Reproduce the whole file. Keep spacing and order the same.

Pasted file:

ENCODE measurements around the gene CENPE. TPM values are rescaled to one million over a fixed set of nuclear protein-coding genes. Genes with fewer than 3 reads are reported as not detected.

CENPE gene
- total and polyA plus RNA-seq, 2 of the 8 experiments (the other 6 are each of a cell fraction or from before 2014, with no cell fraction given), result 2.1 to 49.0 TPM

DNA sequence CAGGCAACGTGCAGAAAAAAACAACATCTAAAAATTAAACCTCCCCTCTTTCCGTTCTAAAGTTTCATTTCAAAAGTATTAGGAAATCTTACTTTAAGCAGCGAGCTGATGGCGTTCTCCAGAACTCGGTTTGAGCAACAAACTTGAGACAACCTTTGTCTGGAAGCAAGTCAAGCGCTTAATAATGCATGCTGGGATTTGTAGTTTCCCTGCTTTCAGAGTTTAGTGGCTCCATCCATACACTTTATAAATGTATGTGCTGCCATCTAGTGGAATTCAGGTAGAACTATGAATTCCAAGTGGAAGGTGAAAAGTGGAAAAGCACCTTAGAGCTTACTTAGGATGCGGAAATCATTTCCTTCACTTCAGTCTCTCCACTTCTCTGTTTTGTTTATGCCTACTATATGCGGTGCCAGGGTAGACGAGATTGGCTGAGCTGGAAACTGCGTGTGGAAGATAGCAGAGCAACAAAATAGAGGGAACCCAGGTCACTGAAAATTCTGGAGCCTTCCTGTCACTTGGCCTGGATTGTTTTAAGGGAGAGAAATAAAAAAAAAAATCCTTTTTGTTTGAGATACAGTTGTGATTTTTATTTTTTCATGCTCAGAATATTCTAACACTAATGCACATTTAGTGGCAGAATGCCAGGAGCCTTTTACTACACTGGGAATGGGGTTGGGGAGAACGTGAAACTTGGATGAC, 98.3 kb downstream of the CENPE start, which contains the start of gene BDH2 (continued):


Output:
ENCODE measurements around the gene CENPE. TPM values are rescaled to one million over a fixed set of nuclear protein-coding genes. Genes with fewer than 3 reads are reported as not detected.

CENPE gene
- total and polyA plus RNA-seq, 2 of the 8 experiments (the other 6 are each of a cell fraction or from before 2014, with no cell fraction given), result 2.1 to 49.0 TPM

DNA sequence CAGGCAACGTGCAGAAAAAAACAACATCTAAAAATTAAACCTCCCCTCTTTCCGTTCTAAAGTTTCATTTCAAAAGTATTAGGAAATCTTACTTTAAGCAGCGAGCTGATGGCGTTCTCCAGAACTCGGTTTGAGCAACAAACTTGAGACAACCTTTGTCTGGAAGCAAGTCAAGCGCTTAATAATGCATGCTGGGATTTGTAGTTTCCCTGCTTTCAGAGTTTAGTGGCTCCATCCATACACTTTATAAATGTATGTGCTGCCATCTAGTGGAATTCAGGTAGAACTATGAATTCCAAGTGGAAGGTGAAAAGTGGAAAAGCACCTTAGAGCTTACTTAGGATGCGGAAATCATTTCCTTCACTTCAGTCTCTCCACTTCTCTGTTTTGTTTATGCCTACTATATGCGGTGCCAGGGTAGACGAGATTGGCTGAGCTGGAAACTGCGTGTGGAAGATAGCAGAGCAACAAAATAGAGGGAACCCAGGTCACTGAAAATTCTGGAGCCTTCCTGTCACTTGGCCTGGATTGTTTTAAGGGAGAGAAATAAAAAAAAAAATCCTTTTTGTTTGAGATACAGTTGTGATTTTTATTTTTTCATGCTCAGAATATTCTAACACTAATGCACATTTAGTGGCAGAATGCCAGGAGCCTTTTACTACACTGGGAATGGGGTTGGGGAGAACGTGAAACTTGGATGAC, 98.3 kb downstream of the CENPE start, which contains the start of gene BDH2 (continued):